by Max Brantley
Complete with cutesy headline, U.S. Sen. Mark Pryor plunges into one of the pressing issues of the day. War? No. Gas prices? No. Right-wing Supreme Court justices? No. Health insurance? No. Declining earning power? No.
Junk text messages is what.
Perhaps, since I don't own a cell phone, I'm out of touch with the importance of this issue.
Note that the office helpfully translates the text-style headline for the rest of us.
MARK PRYOR NEWS RELEASE
FYI: Senators Join 2gether 2 Comb@ Jnk Txt Msgz :)
(Senators Join Together to Combat Junk Text Messages)
Washington, DC – Senators Gordon H. Smith (R-OR), Bill Nelson (D-FL), Mark Pryor (D-AR) and Olympia Snowe (R-ME) teamed up to introduce legislation to put an end to the growing number of spam text messages Americans receive on their cell phones. Their bill, the Junk Text Message Prevention Act, would ensure that spam text messages are in the scope of the Do-Not-Call registry.
“It’s time to stop the relentless attack of wireless spam,” said Smith. “It is a nuisance which can strike at the pocketbooks of cell phone users at anytime. Spammers are constantly finding new ways to hassle consumers. First it was your fax machine, then your email and now it’s your cell phone. Our legislation will empower cell phone users and bring an end to this practice.”
“Consumers are being bombarded with unsolicited calls and e-mails at every turn. Now even your cell phone isn’t safe from spam – and the fact that many wireless subscribers are actually charged for receiving these unsolicited text messages just adds insult to injury,” said Nelson. “This legislation will give consumers the ability to stop these spammers from invading their cell phones.”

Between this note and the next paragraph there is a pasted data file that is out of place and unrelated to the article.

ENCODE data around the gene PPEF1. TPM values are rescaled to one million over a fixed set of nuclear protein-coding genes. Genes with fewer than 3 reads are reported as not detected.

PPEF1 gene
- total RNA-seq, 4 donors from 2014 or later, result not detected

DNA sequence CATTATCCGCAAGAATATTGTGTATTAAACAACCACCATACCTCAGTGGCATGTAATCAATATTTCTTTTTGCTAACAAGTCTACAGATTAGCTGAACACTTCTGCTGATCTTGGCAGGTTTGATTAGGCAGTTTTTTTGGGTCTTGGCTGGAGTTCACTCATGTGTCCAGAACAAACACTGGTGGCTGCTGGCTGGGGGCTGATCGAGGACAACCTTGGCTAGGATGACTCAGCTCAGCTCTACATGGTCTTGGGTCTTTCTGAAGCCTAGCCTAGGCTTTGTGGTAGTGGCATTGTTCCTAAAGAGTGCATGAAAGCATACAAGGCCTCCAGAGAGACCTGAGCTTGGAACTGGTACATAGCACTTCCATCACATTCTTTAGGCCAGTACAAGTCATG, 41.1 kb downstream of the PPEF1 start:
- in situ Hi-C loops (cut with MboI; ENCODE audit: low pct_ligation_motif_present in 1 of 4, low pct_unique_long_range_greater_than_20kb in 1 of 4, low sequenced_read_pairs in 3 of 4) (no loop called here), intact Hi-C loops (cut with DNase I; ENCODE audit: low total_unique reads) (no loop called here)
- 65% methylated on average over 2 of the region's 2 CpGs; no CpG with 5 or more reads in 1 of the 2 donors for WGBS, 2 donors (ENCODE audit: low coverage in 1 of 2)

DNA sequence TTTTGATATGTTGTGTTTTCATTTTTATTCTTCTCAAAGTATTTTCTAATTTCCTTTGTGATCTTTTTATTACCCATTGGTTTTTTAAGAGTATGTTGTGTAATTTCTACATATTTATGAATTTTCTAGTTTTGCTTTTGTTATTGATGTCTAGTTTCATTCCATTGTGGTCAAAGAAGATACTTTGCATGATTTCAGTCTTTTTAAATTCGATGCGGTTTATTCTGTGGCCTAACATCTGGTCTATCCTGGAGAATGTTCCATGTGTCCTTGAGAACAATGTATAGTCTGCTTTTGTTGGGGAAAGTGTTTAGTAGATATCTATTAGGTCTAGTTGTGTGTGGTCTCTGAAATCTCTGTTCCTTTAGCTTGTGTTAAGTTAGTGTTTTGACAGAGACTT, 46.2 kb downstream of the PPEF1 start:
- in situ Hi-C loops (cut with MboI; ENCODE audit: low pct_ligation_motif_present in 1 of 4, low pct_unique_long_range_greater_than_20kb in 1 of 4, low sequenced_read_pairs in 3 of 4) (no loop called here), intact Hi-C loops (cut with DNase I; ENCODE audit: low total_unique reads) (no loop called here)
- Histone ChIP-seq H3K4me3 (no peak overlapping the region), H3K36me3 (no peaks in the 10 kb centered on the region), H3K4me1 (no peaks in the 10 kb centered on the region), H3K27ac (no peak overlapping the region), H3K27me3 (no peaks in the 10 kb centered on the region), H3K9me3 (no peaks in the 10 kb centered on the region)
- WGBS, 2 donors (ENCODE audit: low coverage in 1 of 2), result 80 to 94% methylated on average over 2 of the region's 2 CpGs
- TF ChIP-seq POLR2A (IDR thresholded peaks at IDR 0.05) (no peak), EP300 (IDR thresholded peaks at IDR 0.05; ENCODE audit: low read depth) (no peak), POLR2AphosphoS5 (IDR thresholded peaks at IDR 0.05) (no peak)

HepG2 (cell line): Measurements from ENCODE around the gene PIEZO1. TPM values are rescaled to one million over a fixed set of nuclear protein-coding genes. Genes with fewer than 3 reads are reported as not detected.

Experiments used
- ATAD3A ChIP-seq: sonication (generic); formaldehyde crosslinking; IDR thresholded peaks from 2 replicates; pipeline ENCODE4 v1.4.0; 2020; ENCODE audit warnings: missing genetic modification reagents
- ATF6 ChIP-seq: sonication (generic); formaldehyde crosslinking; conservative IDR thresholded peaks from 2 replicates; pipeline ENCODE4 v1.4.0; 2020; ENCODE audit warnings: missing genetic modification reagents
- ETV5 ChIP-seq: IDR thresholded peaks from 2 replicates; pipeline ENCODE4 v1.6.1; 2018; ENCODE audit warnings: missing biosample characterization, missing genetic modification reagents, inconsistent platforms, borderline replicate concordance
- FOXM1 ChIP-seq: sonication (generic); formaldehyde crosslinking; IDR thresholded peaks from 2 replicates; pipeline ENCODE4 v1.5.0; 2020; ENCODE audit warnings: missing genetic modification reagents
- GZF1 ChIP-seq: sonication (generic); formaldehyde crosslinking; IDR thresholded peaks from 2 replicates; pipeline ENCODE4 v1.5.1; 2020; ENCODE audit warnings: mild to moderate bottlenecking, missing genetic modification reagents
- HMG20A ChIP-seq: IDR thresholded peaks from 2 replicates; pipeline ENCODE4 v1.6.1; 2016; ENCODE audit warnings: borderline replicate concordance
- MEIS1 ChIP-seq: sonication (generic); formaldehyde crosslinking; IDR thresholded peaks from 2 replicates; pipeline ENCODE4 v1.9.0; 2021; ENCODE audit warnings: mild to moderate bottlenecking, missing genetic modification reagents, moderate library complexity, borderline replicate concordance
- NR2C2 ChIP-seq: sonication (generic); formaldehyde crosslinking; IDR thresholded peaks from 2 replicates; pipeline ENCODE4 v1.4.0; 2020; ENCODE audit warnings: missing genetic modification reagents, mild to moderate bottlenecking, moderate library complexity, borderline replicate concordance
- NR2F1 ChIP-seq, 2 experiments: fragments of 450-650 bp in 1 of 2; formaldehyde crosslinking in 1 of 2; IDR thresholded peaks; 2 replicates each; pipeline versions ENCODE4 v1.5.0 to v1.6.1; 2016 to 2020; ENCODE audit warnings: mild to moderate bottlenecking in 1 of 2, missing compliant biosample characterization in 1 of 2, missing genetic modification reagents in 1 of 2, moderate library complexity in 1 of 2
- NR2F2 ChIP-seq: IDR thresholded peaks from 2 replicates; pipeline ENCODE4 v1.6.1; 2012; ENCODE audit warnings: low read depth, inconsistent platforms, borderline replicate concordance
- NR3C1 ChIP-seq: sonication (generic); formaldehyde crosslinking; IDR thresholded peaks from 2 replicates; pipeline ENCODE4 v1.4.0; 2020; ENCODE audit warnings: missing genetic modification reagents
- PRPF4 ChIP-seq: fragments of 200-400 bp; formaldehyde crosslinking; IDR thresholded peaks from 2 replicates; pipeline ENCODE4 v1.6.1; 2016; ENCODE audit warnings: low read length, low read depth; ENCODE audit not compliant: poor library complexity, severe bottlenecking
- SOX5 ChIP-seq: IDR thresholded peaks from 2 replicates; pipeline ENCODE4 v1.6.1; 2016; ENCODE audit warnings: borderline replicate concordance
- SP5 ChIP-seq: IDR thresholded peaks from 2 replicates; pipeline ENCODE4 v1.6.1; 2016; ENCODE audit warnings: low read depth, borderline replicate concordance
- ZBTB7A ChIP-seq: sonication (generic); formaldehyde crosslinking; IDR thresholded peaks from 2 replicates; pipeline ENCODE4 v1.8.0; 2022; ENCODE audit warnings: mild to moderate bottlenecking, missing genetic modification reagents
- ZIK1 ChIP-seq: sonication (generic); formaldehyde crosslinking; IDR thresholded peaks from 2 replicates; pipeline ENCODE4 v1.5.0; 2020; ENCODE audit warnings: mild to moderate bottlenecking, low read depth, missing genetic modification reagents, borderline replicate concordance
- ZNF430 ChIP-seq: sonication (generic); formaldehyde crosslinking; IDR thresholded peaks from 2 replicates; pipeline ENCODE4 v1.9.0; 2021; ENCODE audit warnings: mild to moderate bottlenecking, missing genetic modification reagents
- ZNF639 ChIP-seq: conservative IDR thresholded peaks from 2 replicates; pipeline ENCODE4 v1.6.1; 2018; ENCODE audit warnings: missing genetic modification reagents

“Cell phones are becoming part of our everyday life, but unwanted text messages don’t have to be,” Pryor said. “I’m pleased to team up with Senators Smith, Nelson and Snowe to help put an end to anonymous, costly and sometimes indecent spam.”
“The use of wireless cell phones has changed the way the world communicates,” Senator Snowe said. “Yet is has also opened the floodgates for unsolicited advertisers and warrantless spam. Consumers must have the power to block these invasive and costly spammers from taking advantage of this thriving industry. We’ve taken this step with telephone spammers, the same should be done for cell phone users.”
According to market research, more than one billion text messages are sent every day in the U.S. In 2006, American consumers received 800 million spam text messages. That number grew to 1.1 billion in 2007 and is projected to grow to 1.5 billion in 2008. Not only is wireless spam a nuisance, but it is often costly for consumers. Unlike email spam, junk text messages can incur fees for consumers - ranging from two cents to as much as 10 cents per received text message, depending on the cell phone provider.
Junk Text Message Prevention Act would:
· Clarify and strengthen the powers given to the Federal Communication Commission and Federal Trade Commission to curb unwanted text messages
· Provide additional consumer protections by strictly prohibiting commercial text messages to wireless numbers listed on the Do-Not-Call registry